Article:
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Melissa Mills BSN

Nurse Case Manager, Professor, Freelance Writer

Hi there! I'm Melissa and I'm a skilled writer, editor, and content manager and I would love to help you with your next project. I specialize in healthcare and women's content

Content by Melissa Mills

  1. Melissa Mills

    9 Tips for Communicating Under Pressure

    @PotatoRN- Communicating with others is hard! That is why I actually prefer dogs. lol! :). But, seriously......I hear what you are saying. Your story brought back all kinds of memories of similar issues over the years. Telephone conversations, while convenient, can be infuriating. And, a doctor that does not like new staff could be a very dangerous thing to have if a patient is circling the drain. I think the best thing we can do as professionals is to reflect on these situations and do better next time. Thanks for sharing! ~Melissa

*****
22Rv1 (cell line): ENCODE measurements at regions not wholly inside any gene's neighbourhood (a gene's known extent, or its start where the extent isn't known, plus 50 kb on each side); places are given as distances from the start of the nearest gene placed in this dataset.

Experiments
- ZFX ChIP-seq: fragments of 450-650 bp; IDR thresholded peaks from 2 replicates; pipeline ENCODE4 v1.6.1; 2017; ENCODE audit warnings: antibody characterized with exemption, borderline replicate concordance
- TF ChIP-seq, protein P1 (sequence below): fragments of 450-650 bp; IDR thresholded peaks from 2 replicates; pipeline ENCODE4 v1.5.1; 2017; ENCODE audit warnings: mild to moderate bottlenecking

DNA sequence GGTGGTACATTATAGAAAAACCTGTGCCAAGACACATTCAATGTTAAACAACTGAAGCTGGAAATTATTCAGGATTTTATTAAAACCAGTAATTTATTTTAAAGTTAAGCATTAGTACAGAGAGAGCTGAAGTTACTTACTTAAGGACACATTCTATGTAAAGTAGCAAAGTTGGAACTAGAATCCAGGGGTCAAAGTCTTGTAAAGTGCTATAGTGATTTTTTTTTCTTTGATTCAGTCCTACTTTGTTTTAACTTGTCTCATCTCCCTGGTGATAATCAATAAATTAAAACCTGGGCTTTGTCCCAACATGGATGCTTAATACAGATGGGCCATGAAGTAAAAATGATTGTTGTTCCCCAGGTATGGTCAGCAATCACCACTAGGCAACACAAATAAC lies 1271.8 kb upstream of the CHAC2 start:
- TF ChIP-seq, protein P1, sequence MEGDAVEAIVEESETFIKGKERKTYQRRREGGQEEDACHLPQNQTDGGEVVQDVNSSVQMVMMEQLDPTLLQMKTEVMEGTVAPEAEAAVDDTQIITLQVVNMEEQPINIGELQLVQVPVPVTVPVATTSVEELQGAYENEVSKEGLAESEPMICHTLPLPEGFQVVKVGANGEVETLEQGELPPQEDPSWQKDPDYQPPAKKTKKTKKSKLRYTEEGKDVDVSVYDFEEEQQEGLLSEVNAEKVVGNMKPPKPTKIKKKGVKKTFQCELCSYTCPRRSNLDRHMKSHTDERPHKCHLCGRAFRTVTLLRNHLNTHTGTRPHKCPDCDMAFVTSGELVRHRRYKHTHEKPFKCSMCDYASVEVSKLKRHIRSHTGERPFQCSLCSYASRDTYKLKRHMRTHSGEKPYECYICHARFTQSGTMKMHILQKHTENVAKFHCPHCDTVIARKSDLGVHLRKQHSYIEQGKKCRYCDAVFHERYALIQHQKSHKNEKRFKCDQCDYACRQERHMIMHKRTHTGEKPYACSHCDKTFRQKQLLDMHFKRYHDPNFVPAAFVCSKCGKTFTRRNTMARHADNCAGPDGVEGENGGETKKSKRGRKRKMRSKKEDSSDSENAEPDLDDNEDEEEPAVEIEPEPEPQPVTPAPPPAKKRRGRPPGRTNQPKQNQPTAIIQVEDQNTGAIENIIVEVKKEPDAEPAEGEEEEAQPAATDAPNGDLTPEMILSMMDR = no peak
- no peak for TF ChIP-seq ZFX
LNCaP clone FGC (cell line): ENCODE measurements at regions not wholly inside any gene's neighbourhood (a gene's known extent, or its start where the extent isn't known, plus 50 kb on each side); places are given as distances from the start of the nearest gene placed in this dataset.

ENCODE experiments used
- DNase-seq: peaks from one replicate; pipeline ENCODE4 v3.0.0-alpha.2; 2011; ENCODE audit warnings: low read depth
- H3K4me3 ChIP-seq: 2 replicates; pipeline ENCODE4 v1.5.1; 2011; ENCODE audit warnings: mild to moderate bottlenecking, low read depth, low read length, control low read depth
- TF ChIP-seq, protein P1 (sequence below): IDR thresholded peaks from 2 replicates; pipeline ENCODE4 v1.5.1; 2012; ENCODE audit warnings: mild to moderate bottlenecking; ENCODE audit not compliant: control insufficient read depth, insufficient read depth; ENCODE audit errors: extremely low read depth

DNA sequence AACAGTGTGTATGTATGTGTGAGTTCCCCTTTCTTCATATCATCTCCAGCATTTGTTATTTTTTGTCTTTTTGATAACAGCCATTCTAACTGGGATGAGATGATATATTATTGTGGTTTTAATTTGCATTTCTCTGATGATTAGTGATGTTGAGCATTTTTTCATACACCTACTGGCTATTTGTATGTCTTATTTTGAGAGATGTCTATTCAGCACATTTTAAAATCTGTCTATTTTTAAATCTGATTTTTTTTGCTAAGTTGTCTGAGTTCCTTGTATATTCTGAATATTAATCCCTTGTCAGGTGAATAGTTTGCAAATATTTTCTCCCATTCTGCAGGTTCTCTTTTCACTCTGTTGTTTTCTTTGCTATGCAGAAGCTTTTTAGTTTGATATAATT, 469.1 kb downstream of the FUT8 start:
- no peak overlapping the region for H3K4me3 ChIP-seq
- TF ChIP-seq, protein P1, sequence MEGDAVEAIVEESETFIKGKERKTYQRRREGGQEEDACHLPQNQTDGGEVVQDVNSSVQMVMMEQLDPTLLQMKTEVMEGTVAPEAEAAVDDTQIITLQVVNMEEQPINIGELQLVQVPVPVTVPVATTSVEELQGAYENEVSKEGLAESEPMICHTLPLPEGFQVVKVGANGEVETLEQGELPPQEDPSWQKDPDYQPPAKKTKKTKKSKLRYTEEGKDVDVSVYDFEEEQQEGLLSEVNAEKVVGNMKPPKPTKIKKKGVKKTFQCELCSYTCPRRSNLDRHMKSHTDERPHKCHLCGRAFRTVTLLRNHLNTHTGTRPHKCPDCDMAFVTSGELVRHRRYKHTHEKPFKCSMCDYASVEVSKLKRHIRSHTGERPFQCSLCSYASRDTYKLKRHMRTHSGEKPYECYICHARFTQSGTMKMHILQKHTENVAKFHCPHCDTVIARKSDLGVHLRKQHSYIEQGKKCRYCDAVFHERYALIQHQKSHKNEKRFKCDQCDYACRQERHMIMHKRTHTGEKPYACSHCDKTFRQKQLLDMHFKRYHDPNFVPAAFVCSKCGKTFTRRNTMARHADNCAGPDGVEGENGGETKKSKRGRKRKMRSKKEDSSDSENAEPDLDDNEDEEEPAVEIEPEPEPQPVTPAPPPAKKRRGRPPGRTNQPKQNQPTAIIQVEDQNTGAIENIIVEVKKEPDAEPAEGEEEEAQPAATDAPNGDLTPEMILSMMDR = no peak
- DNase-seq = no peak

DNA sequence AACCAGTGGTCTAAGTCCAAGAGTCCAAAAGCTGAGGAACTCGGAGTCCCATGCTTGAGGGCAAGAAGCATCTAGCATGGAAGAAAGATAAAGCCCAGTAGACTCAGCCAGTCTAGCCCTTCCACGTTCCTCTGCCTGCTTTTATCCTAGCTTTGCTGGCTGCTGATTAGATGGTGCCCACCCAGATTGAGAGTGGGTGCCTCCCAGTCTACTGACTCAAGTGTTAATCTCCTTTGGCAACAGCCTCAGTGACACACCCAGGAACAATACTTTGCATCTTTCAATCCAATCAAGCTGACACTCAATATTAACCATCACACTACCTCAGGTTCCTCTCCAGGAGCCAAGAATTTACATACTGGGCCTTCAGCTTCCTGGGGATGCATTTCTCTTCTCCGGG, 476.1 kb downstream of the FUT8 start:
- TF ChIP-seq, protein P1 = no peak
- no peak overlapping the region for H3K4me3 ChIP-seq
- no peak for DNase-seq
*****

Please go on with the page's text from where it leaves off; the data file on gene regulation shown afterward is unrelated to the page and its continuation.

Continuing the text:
2. Melissa Mills

    9 Tips for Communicating Under Pressure